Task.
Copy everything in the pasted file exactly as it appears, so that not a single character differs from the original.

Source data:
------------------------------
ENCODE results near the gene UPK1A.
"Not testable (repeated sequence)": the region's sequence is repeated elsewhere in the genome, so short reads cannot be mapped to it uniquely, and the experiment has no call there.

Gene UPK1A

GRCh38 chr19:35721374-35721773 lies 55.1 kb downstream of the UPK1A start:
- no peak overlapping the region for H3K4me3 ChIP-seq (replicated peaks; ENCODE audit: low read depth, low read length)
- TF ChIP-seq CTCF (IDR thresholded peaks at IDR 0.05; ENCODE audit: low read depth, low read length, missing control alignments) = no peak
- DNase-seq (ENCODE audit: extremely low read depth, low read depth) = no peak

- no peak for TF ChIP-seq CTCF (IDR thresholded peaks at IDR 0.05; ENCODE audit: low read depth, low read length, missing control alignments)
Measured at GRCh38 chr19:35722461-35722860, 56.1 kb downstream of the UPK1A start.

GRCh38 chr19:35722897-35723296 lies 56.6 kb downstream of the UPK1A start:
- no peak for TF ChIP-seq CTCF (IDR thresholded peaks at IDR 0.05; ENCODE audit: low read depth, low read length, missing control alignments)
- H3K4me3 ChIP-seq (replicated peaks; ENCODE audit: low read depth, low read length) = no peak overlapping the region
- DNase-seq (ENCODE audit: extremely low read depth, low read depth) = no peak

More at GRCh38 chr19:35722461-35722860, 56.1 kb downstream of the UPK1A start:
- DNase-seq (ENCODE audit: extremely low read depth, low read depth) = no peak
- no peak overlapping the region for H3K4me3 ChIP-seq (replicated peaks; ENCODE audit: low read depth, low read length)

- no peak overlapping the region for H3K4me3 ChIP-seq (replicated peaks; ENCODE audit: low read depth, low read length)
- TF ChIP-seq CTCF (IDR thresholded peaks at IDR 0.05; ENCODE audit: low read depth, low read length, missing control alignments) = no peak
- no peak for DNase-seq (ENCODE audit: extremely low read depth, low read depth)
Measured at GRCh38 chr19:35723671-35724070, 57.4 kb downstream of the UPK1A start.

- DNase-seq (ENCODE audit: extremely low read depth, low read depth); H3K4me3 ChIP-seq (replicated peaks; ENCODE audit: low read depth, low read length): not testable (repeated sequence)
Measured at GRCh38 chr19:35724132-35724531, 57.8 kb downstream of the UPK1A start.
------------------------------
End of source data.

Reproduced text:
ENCODE results near the gene UPK1A.
"Not testable (repeated sequence)": the region's sequence is repeated elsewhere in the genome, so short reads cannot be mapped to it uniquely, and the experiment has no call there.

Gene UPK1A

GRCh38 chr19:35721374-35721773 lies 55.1 kb downstream of the UPK1A start:
- no peak overlapping the region for H3K4me3 ChIP-seq (replicated peaks; ENCODE audit: low read depth, low read length)
- TF ChIP-seq CTCF (IDR thresholded peaks at IDR 0.05; ENCODE audit: low read depth, low read length, missing control alignments) = no peak
- DNase-seq (ENCODE audit: extremely low read depth, low read depth) = no peak

- no peak for TF ChIP-seq CTCF (IDR thresholded peaks at IDR 0.05; ENCODE audit: low read depth, low read length, missing control alignments)
Measured at GRCh38 chr19:35722461-35722860, 56.1 kb downstream of the UPK1A start.

GRCh38 chr19:35722897-35723296 lies 56.6 kb downstream of the UPK1A start:
- no peak for TF ChIP-seq CTCF (IDR thresholded peaks at IDR 0.05; ENCODE audit: low read depth, low read length, missing control alignments)
- H3K4me3 ChIP-seq (replicated peaks; ENCODE audit: low read depth, low read length) = no peak overlapping the region
- DNase-seq (ENCODE audit: extremely low read depth, low read depth) = no peak

More at GRCh38 chr19:35722461-35722860, 56.1 kb downstream of the UPK1A start:
- DNase-seq (ENCODE audit: extremely low read depth, low read depth) = no peak
- no peak overlapping the region for H3K4me3 ChIP-seq (replicated peaks; ENCODE audit: low read depth, low read length)

- no peak overlapping the region for H3K4me3 ChIP-seq (replicated peaks; ENCODE audit: low read depth, low read length)
- TF ChIP-seq CTCF (IDR thresholded peaks at IDR 0.05; ENCODE audit: low read depth, low read length, missing control alignments) = no peak
- no peak for DNase-seq (ENCODE audit: extremely low read depth, low read depth)
Measured at GRCh38 chr19:35723671-35724070, 57.4 kb downstream of the UPK1A start.

- DNase-seq (ENCODE audit: extremely low read depth, low read depth); H3K4me3 ChIP-seq (replicated peaks; ENCODE audit: low read depth, low read length): not testable (repeated sequence)
Measured at GRCh38 chr19:35724132-35724531, 57.8 kb downstream of the UPK1A start.